Well, there are other ways to be creatively fulfilled, I guess. It’d be a hefty challenge for sure. And I wouldn’t be happy about it.

You’ve ventured to the US for some folk festivals, and you played some shows in Italy, did you absorb any of those land’s tales by osmosis, or is that superpower just related to Canada?

War Years alludes to the American Civil War, but really it’s the story of women using their bodies and sex to acquire information from the enemy, which is a concept that spans perhaps all wars.

I haven’t had enough experience to derive the stories from these places yet. I’m also extremely inspired by the places I’m from.

What do you know that it seems most people don’t?

If you eat as fast as possible, you can fit way more food in.

I discovered this eating foot long pizza subs when I was 8. I’m thus a very fast eater.

What’s something that’s always puzzled you?

I’m not hungry, but why am I eating?

You are on tour with a new backing band. What’s the Skye Wallace new band hazing ritual?

Eating nachos on the floor and shots of Jagermeister.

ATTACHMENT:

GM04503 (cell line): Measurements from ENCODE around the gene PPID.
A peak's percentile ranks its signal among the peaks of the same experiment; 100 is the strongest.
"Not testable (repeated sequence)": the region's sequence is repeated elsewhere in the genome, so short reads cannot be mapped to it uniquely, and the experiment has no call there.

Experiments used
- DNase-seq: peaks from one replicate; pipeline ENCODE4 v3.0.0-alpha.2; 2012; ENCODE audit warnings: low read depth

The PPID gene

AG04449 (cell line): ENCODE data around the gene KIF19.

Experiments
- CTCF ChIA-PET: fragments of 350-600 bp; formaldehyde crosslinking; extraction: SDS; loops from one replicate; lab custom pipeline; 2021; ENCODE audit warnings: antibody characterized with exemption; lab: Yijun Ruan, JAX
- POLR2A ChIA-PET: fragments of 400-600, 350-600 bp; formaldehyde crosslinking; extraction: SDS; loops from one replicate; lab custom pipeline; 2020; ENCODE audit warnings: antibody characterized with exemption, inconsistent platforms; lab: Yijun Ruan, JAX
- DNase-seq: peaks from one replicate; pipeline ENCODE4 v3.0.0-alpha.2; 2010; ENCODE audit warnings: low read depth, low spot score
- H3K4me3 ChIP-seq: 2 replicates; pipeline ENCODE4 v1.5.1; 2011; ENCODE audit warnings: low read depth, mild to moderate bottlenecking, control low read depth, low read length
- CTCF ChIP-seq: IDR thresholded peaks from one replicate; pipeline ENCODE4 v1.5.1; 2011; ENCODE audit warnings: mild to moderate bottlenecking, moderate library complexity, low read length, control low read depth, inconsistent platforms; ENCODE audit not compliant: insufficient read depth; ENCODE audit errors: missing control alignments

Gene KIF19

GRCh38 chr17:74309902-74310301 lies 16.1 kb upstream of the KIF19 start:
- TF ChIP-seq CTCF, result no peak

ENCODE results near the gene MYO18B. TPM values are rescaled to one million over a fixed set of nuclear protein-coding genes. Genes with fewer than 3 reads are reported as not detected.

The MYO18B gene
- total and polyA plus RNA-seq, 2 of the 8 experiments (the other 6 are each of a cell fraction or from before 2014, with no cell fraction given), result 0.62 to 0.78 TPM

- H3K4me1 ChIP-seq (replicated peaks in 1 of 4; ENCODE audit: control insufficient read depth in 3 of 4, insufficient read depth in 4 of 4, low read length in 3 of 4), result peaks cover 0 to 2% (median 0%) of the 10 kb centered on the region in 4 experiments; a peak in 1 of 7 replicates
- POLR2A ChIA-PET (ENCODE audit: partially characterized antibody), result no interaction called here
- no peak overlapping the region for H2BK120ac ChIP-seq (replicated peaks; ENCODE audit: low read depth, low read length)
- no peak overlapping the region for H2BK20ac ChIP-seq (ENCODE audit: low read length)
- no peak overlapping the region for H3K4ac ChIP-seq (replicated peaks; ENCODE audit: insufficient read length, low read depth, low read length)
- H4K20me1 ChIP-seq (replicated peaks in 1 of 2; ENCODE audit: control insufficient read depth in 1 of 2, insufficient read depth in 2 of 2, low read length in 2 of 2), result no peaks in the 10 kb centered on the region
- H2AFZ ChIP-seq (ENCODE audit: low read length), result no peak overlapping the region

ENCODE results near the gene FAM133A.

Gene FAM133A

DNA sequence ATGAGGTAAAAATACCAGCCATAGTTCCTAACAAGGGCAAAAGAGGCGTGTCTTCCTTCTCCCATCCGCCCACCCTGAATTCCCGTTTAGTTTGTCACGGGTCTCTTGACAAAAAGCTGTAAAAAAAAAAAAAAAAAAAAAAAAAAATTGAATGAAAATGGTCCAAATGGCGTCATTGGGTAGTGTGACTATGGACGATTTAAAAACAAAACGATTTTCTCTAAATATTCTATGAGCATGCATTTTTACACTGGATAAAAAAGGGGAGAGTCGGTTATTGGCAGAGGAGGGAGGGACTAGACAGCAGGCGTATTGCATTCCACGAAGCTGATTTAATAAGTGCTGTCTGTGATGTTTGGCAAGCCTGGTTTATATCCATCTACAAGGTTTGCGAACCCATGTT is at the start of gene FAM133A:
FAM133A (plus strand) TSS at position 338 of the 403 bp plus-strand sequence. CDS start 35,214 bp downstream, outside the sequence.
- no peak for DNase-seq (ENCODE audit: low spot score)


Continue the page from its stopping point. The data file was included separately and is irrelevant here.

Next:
What’s the weirdest place you’ve ever recorded? What did you record?

I recorded a violin track in a train station in Edmonton. I was recording this kind of experimental self-produced album where I went to all these strange places and recorded this DIY folk album. It was pretty gnarly. I still dig it. It’s called Bison Bison.


Canada is very big, which can make the train ride grueling, but time and again you go back. What’s the secret to enjoying the train?

I feel that most people’s experiences on the train are different than mine. When you’re playing on the train, everyone wants to talk and interact and hear your story over and over. Which is great. But it becomes tiresome. The trick for me is to try to get as much quiet alone time as possible. For others, I might recommend seeking the activity car, as there are always things to see and people to meet.

And three and a half days from Vancouver to Toronto is a long time.

Influences can be very conscious, or extremely sneaking revealing themselves after the fact. What record has had the most influence on you? When/how did you realize this?

Weakerthans Reconstruction Site. I knew it from the moment I heard it though.